Mother’s Day

Today we celebrate the most wonderful of humans. Mothers often make great sacrifices in personal comfort and many other personal ambitions for the sake of doing their very best to provide for another human. There are few mothers I have met that would not give everything they had and often more for the precious little charges in their custody.

I am thankful for my lovely wife and the love and affection she has for our children. After all the hours spent reading books and articles on caring for babies, the many hours spent hugging the porcelain throne, midnight and early morning awakenings to feed her, and all them diapers; after all that, she still loves the little thing. It is amazing, and it just makes her that much more lovable.

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To all you mothers, I salute you. To Jennifer: I salute and adore you. You were wonderful when I met you, and you are even more so now.

Schools Out!

Hooray! I have taken my last final and DTS has let out for the summer. I have been pounding the keyboard for the last couple days, catching up on projects that have languished in my inbox for far too long. I talked to Melissa Dewey yesterday and she commented that things must have been busy during the semester because I didn’t post much on my blog.

Not having a television, it is hard to imagine where all our time has gone. However, throughout the day, this breathtaking little beauty comes crawling or cruising into the room insisting on attention. She is quite pleased to absorb every spare second we will give her. She is still a perfect little angel. Quite honestly, it is hard to be the least bit objective about her. After all, she is so much more cute and loveable than anything else.

When Jen and I are not working, Kayla enjoys keeping our keyboards from experiencing any loneliness.
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We also have a few games she enjoys playing. A favorite is peek-a-boo, which sounds a bit like pah-poo. We now have a number of words, including da-dee, ma-ma, uh-oh, and mmm. The later is just what you’d guess, “Yo, big people, how about sharing that food down here, eh?” Speaking of size, she has gone from 19″ (birth) to 25″ (6 mos) to 28″ as 11 months. It is good to see that all the food she eats is going somewhere other than into the Diaper Genie.

About a month ago she became highly mobile (crawling and cruising) so now she gets into everything. We like the toilet paper to stay on the rolls so the bathroom doors stay closed. We let her play in all the cupboards that don’t have glass or toxic cleaners in them. The cupboard doors used to have little pads on them to keep them from slamming. While unattented, she enjoys removing them, so now we don’t have a door left with them. They got in the way of, slam, slam, slam, which is far more fun than, dull thud, dull thud, dull thud.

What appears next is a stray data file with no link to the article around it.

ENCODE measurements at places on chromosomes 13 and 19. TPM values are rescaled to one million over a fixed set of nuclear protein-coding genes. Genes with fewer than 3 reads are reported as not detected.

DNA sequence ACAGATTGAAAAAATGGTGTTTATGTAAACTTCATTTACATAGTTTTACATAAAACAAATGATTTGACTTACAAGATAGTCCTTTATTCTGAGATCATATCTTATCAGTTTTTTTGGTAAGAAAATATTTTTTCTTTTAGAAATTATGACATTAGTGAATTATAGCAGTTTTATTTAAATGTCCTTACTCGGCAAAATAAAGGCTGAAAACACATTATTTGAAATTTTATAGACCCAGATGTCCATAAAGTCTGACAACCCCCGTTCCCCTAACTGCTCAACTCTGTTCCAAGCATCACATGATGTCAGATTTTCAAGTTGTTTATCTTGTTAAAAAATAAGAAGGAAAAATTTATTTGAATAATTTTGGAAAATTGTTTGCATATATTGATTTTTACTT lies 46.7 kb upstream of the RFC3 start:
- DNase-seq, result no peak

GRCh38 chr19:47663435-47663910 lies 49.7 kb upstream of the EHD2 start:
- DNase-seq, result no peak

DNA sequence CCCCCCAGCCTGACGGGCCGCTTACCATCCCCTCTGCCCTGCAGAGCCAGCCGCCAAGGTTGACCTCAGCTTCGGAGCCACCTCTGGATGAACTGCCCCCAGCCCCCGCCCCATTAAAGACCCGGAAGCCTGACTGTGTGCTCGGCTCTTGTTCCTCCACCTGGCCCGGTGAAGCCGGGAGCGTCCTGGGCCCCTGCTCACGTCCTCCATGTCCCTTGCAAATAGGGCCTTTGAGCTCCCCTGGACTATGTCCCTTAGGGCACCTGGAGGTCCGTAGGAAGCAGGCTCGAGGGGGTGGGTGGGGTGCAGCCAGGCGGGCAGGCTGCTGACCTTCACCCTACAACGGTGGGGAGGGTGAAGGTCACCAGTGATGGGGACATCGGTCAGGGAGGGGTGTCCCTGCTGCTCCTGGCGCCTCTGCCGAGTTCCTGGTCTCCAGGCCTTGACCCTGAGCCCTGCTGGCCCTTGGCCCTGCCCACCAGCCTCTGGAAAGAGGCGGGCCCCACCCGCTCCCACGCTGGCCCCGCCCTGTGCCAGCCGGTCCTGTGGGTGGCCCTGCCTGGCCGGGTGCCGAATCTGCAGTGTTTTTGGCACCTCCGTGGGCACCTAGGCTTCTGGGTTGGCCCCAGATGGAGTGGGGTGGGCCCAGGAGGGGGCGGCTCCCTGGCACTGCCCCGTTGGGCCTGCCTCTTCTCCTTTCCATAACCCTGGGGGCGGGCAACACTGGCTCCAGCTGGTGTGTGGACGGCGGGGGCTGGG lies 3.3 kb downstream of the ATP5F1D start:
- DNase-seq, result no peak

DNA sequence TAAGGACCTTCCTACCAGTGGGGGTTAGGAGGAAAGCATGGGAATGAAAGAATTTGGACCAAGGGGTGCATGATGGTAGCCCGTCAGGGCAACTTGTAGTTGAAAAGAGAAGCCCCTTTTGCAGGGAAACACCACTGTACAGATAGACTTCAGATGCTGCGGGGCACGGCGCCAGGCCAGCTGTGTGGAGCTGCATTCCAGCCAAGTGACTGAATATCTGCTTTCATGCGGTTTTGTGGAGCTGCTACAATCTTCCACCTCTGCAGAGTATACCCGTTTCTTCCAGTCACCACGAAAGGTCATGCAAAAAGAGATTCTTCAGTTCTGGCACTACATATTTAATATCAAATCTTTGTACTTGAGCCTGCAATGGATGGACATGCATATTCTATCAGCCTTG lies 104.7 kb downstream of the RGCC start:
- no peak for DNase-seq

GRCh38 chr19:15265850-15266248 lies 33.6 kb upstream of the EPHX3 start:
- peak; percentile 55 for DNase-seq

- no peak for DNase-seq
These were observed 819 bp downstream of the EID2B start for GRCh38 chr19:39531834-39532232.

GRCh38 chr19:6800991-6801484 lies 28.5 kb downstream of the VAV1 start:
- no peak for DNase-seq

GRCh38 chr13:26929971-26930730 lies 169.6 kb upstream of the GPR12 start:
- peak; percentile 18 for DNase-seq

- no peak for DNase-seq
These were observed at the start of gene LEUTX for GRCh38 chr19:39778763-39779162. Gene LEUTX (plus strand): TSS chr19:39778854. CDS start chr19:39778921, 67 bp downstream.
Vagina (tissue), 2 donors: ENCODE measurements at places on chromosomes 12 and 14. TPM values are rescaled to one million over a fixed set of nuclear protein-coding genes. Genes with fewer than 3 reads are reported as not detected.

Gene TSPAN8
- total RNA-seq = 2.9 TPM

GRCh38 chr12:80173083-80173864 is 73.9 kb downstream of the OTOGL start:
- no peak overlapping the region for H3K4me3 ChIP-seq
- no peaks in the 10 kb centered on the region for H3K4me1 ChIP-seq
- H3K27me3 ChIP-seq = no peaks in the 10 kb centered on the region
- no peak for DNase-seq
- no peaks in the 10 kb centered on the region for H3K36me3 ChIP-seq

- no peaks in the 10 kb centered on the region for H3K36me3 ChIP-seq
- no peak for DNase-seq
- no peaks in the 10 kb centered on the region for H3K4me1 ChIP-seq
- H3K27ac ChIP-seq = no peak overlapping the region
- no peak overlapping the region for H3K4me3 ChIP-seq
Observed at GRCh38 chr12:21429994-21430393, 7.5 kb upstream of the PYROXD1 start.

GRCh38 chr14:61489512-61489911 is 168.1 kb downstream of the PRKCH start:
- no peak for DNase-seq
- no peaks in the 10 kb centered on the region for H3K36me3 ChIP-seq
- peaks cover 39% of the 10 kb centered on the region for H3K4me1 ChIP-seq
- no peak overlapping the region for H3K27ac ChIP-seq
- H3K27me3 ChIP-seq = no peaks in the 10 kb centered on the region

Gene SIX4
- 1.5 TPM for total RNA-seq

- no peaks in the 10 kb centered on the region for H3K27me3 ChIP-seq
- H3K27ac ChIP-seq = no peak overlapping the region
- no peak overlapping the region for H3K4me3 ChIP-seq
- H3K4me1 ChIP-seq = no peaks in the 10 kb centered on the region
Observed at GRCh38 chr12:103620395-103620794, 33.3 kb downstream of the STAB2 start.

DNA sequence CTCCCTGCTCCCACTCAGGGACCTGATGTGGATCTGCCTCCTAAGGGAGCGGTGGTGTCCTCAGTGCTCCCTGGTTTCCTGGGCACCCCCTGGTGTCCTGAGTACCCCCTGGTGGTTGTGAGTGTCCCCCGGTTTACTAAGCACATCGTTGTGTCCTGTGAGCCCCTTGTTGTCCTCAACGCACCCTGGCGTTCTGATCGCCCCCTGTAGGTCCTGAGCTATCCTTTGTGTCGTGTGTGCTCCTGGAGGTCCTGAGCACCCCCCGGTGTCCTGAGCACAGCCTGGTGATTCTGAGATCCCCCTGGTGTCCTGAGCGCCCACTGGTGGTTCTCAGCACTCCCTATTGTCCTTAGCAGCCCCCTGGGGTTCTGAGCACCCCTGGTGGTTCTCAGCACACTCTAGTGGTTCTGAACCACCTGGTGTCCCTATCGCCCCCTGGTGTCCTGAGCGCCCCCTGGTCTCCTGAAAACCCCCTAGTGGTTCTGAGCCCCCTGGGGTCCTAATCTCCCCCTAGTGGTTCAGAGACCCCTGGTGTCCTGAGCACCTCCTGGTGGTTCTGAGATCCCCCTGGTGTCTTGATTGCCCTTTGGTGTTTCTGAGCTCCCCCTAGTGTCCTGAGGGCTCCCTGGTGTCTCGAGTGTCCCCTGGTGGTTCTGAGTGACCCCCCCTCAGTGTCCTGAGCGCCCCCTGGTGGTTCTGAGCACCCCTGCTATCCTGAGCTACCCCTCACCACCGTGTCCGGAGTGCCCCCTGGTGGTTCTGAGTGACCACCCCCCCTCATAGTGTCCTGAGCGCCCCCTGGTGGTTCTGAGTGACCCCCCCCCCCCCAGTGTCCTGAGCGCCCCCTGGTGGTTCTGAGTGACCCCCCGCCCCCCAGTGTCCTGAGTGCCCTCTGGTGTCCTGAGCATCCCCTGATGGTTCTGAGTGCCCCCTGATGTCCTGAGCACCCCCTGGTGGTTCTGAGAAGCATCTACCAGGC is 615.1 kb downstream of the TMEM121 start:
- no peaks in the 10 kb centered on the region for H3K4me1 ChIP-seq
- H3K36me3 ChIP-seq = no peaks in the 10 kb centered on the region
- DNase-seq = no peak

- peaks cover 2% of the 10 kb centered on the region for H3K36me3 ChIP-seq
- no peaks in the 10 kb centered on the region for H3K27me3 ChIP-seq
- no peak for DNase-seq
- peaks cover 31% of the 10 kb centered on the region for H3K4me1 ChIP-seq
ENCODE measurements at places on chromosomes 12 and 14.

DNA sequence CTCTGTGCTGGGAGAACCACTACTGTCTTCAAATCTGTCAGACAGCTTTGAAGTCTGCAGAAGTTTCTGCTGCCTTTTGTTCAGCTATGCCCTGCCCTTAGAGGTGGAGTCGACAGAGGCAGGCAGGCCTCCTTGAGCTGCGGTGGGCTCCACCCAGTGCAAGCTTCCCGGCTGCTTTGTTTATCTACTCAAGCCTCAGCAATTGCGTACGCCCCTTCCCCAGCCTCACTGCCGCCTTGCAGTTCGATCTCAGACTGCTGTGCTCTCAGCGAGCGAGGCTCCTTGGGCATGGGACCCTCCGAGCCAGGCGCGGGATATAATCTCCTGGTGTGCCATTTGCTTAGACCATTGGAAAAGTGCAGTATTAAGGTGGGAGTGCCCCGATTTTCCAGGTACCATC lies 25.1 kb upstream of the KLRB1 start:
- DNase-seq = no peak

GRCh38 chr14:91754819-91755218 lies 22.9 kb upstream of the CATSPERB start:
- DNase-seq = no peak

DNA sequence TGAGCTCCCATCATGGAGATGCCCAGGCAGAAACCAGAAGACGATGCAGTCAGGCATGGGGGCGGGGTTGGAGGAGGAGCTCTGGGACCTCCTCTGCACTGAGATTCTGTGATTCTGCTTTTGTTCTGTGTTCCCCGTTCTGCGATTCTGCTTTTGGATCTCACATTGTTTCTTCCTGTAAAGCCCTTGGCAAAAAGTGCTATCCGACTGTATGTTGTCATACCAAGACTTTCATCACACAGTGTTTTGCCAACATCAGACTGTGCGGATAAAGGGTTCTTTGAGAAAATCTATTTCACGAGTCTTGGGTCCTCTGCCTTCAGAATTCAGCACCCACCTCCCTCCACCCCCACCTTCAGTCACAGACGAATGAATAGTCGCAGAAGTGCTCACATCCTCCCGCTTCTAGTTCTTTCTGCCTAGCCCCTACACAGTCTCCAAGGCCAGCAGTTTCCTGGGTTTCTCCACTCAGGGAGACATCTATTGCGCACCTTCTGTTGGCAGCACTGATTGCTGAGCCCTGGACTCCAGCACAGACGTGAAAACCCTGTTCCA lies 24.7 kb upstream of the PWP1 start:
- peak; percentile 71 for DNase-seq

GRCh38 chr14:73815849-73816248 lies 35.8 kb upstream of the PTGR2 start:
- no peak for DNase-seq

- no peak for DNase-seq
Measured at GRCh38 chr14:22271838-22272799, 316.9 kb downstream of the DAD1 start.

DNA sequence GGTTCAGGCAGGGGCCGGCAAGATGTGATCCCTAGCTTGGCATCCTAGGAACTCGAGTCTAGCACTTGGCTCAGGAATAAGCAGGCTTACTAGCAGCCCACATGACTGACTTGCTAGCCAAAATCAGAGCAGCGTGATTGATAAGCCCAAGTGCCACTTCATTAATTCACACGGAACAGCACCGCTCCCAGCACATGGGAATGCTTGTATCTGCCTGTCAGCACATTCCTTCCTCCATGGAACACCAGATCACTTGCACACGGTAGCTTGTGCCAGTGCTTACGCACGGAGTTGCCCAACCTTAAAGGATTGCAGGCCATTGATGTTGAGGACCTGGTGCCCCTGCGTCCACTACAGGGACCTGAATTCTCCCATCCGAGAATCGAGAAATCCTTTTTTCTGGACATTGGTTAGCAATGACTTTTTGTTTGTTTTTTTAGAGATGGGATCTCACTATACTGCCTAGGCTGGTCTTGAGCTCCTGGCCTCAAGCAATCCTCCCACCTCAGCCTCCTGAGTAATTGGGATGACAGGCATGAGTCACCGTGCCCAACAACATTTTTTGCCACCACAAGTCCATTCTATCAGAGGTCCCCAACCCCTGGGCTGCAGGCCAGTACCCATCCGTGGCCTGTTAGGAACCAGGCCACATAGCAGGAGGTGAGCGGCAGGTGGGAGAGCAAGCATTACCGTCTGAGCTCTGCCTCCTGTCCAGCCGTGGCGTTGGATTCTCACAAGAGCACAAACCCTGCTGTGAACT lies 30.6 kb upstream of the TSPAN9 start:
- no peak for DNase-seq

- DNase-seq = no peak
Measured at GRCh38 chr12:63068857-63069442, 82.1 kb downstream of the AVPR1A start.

When we are not otherwise occupied with Kayla, our work, or my homework, we learn how not to destroy Kayla’s chance of ever having a “normal” life. We have graduated from What To Expect When You’re Expecting to What To Expect: Your First Year. Now that Kayla is in her 11th month and the shelf of baby books is full, its time to step up a notch. I have started with with Making Children MIND without Losing YOURS by Kevin Leman. He’s the same guy that wrote Sex Begins in the Kitchen which is another book I enjoyed reading.

Kayla got a present in the mail today from Mike & Deb Surls. It was a small box which alone provided a good 25 minutes of entertainment.
Kayla's Present

The contents were a little more mysterious. Enclosed was a very cool Aerobie Superdisc (frisbee) which I suspect was for Jen and I. However, also enclosed is a package of blue washcloths and a blue receiving blanket. Our theory is that the blue items are the first gifts for Junior 2.0, and the Surls are rooting for a boy. I would like to have a boy and if we get one this time around I won’t have to twist Jen’s arm for number three. But if its a boy, then daddy gets the big snip snip. I am of two minds.

There is more news to post, but there’s also 173 emails and two inches worth of papers to finish dealing with.

Thanksgiving

For Thanksgiving we drove down to Melissa and Ruben’s home in Houston. Also at the Colunga’s was Mary and Grandma Whaley and we had a great time with them. As you would expect on Thanksgiving, the food was plentiful and tasty and there was far more than could be eaten. You can click the photo below to see a photo album from the trip.